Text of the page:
Okay, thank you, Lauren. Let's take just three minutes of your day and make this into a lovefest for yourself. Just take that time to really direct some love and care, some soothing healing to yourself. If you're sitting in a chair, place your feet flat on the floor, feel grounded. Imagine that there is an invisible thread that connects the top of your head to the ceiling. Feel a gentle stretch. Then, if you feel comfortable in your surroundings...just close your eyes...and begin to observe your breath. Again, in the same spirit of love and compassion for yourself.

Don't feel like you need to change anything. Just observe. This is something we can do together, just observe your in breath. Your out breath. I always feel when I follow my breath that I'm reconnecting to a very deep, maybe the most central part of who I am. It feels like I'm really coming home to myself, I'm arriving. We can practice that together. Breathing in, I say to myself, "I have arrived." And breathing out, I say to myself..."I am home."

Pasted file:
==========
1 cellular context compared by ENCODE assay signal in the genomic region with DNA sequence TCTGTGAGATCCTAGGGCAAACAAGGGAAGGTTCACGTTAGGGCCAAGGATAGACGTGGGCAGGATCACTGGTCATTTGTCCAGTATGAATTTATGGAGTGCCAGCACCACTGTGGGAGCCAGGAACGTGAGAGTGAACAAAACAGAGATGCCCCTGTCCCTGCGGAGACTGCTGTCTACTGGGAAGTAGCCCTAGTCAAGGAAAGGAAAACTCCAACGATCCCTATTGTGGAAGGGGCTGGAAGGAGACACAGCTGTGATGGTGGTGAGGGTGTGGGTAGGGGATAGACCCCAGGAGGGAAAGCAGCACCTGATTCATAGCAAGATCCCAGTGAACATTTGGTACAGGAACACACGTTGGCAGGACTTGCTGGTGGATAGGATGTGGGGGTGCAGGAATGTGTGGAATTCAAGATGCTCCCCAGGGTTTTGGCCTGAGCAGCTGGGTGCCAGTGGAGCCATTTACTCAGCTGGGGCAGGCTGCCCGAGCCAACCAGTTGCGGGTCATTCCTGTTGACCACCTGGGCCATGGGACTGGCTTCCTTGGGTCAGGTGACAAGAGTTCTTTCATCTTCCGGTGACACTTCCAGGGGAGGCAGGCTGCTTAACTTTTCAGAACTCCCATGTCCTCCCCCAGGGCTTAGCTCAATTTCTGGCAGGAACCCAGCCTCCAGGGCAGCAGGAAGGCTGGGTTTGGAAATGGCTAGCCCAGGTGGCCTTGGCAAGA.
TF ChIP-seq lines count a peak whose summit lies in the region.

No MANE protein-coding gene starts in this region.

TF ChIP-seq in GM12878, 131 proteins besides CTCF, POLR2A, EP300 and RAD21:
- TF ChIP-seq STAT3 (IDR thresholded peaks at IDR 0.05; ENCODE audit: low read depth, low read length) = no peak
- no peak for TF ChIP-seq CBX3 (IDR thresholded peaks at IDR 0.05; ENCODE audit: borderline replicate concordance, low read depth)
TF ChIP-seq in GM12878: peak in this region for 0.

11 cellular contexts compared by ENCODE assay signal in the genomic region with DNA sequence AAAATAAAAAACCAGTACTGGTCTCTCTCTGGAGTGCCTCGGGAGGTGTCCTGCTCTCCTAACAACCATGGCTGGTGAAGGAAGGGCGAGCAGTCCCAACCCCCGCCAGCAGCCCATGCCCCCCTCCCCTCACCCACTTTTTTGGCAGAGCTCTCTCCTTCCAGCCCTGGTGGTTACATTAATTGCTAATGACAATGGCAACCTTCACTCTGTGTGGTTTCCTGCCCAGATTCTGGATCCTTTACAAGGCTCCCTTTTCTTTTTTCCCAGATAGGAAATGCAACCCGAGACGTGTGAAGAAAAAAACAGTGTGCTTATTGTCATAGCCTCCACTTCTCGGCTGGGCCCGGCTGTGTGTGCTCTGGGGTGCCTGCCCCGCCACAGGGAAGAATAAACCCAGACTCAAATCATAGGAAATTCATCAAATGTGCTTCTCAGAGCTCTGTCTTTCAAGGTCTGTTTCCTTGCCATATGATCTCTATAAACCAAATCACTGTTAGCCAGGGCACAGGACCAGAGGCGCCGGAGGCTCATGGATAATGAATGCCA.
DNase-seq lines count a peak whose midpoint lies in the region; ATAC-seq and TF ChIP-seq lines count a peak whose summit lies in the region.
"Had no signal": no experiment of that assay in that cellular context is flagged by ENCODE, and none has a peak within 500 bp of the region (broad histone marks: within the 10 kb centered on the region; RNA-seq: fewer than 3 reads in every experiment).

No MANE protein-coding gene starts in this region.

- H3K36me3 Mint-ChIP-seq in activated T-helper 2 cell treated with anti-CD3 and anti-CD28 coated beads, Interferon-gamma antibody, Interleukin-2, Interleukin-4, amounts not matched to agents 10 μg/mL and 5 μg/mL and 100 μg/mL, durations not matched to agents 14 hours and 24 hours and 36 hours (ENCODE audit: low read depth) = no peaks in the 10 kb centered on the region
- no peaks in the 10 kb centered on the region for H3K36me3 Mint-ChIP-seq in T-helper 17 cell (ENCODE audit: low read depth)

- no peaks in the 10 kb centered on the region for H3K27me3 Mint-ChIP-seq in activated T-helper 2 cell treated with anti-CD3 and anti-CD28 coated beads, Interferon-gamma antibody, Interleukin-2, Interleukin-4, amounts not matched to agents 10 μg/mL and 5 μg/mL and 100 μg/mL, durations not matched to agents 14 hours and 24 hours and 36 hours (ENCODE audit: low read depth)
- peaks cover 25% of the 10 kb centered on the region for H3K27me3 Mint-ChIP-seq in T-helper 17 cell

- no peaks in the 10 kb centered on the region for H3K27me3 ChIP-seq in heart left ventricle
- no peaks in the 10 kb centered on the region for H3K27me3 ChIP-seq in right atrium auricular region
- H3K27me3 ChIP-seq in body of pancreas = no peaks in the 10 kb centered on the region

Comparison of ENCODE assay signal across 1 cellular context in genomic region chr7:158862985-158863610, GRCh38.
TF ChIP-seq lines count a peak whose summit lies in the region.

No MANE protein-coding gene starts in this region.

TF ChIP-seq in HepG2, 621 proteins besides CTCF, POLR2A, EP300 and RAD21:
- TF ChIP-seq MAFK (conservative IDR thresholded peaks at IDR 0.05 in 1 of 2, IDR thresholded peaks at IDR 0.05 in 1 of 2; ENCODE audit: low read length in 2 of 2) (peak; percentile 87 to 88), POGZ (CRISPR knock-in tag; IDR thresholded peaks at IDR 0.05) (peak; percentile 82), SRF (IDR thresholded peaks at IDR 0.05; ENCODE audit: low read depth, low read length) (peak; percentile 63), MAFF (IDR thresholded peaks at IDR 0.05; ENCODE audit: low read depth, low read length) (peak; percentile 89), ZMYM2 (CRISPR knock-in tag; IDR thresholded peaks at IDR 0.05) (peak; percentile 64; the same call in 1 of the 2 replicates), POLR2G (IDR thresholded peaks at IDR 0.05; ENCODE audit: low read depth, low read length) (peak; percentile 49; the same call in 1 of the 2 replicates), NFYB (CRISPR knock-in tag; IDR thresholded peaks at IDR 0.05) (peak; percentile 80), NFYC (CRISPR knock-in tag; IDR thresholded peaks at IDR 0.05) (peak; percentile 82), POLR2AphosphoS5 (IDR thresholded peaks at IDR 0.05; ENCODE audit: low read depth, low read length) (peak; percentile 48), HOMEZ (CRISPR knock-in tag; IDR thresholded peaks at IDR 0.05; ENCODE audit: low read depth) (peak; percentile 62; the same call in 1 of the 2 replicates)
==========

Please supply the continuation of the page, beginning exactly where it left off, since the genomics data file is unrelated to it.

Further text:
We can imagine our breath like a healing energy, a soft, soothing energy that we can point anywhere in our body where we feel we need some tender loving care. So breathing in...I touch with my breath my heart. And breathing out...I smile to my heart and make this a radiant, physical, actual smile. Breathing in, I touch my heart. Breathing out, I smile to my heart, sending healing, loving, soothing energy, and I can immediately sense just how much my heart enjoys this kind of loving attention. Now, after this little snack of love for ourselves, we can prepare to return to a more wakeful state of mind knowing that we can take this peaceful, sunny feeling with us through the rest of today, into the night and to our restorative sleep, and that we can tap into it anytime we decide to take a few moments, sit still, observe our breath, and send some love to ourselves.